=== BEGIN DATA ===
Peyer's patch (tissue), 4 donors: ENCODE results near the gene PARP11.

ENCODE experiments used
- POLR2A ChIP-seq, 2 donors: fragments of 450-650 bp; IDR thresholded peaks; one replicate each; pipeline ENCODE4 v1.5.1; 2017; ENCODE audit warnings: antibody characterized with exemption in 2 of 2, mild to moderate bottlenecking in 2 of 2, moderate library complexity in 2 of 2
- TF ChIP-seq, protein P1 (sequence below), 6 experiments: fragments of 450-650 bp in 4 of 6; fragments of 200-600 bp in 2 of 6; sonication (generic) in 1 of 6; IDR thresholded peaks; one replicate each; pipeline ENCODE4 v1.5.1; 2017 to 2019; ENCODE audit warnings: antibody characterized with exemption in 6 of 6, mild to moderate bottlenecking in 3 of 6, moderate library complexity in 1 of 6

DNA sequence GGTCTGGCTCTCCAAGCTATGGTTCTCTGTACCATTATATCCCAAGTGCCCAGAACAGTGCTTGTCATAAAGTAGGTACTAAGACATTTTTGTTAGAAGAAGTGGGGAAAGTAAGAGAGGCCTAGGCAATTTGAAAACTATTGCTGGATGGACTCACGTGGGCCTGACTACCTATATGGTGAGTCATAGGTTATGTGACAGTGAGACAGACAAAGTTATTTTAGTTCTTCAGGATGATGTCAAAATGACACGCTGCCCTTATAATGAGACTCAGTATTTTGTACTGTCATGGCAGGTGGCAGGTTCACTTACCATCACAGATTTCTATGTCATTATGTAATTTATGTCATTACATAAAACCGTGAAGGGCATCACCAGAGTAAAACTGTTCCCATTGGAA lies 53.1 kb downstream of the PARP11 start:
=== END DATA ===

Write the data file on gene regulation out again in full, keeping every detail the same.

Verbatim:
Peyer's patch (tissue), 4 donors: ENCODE results near the gene PARP11.

ENCODE experiments used
- POLR2A ChIP-seq, 2 donors: fragments of 450-650 bp; IDR thresholded peaks; one replicate each; pipeline ENCODE4 v1.5.1; 2017; ENCODE audit warnings: antibody characterized with exemption in 2 of 2, mild to moderate bottlenecking in 2 of 2, moderate library complexity in 2 of 2
- TF ChIP-seq, protein P1 (sequence below), 6 experiments: fragments of 450-650 bp in 4 of 6; fragments of 200-600 bp in 2 of 6; sonication (generic) in 1 of 6; IDR thresholded peaks; one replicate each; pipeline ENCODE4 v1.5.1; 2017 to 2019; ENCODE audit warnings: antibody characterized with exemption in 6 of 6, mild to moderate bottlenecking in 3 of 6, moderate library complexity in 1 of 6

DNA sequence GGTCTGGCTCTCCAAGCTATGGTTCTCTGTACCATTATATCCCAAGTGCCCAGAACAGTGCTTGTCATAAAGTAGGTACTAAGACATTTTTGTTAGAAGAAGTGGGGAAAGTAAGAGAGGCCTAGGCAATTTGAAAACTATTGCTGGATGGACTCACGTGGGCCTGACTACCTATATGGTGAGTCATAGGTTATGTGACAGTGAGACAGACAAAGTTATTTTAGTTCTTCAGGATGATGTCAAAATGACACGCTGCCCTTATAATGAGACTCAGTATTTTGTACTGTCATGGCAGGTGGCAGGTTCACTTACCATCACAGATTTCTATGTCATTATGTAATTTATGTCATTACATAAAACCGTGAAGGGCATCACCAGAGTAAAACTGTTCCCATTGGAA lies 53.1 kb downstream of the PARP11 start: